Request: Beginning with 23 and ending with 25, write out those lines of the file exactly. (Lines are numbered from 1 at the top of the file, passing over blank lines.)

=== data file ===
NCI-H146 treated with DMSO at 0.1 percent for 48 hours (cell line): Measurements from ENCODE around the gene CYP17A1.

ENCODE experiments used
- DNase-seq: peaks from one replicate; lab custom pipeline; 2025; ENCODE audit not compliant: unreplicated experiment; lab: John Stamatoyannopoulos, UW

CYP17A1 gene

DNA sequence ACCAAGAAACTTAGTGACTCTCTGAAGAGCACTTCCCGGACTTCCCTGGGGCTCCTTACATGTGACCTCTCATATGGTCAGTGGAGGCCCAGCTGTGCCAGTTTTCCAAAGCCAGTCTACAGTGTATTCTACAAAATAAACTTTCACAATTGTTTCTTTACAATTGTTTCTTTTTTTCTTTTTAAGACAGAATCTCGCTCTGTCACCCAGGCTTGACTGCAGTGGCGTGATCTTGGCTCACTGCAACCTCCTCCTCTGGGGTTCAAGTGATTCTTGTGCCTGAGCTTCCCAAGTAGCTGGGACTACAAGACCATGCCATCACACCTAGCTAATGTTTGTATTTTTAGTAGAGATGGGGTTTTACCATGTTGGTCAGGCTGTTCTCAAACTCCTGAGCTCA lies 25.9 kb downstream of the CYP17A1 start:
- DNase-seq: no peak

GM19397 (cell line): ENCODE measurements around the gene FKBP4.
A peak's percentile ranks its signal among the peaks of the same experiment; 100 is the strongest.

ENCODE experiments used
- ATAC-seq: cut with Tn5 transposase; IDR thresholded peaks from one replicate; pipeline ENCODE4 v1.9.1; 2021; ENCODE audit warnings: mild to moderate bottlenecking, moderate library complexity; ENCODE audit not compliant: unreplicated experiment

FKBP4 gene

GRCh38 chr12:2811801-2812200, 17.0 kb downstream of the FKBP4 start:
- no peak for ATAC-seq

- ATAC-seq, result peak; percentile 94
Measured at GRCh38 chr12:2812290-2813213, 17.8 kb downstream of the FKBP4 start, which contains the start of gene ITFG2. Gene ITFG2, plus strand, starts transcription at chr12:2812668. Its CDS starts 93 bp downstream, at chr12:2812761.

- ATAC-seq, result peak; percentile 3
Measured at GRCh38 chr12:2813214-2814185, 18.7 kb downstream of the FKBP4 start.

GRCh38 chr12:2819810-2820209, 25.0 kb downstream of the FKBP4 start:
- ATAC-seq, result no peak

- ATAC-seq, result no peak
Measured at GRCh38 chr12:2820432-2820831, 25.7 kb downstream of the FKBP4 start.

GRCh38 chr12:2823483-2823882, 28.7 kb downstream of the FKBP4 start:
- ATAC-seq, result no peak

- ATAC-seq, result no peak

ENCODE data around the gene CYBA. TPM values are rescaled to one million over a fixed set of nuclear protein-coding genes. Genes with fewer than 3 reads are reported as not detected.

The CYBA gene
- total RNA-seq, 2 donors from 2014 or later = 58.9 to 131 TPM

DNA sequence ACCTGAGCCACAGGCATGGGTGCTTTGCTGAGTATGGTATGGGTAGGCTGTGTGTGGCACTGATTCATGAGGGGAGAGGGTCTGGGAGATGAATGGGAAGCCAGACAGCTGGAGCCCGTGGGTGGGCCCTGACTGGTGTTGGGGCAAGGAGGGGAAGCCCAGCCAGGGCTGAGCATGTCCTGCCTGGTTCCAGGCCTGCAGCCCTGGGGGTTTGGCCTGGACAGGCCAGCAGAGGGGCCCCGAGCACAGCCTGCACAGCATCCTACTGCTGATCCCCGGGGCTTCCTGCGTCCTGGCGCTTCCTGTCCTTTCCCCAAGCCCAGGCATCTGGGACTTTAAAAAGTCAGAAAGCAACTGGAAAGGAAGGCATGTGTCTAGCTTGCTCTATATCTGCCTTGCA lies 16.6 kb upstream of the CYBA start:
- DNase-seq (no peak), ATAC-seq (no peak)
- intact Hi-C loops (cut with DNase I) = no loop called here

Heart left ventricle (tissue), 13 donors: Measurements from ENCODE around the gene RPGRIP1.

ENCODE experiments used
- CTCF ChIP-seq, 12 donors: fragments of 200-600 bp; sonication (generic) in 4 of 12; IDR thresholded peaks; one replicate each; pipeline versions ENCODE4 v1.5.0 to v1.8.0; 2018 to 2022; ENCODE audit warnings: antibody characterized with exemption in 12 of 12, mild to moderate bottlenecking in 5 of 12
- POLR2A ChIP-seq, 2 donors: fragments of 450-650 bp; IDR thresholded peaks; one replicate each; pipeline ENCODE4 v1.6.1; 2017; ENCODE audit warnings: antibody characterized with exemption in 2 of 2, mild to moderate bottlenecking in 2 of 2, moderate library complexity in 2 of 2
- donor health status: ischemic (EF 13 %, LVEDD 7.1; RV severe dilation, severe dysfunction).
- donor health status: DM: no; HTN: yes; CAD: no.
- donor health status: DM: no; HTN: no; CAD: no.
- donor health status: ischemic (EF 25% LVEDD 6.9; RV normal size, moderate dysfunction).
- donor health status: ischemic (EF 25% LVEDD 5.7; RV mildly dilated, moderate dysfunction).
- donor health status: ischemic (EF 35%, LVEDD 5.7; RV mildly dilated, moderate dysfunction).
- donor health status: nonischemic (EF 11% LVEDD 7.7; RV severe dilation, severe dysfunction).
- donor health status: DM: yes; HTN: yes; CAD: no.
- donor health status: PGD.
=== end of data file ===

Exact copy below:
- ATAC-seq, result no peak

- ATAC-seq, result no peak

ENCODE data around the gene CYBA. TPM values are rescaled to one million over a fixed set of nuclear protein-coding genes. Genes with fewer than 3 reads are reported as not detected.